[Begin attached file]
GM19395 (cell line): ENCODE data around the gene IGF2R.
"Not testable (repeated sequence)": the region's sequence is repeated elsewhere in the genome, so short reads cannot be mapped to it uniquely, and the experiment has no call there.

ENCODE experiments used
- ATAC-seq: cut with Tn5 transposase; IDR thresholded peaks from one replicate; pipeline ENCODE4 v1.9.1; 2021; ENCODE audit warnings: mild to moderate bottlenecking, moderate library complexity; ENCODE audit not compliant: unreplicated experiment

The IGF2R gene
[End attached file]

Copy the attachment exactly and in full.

GM19395 (cell line): ENCODE data around the gene IGF2R.
"Not testable (repeated sequence)": the region's sequence is repeated elsewhere in the genome, so short reads cannot be mapped to it uniquely, and the experiment has no call there.

ENCODE experiments used
- ATAC-seq: cut with Tn5 transposase; IDR thresholded peaks from one replicate; pipeline ENCODE4 v1.9.1; 2021; ENCODE audit warnings: mild to moderate bottlenecking, moderate library complexity; ENCODE audit not compliant: unreplicated experiment

The IGF2R gene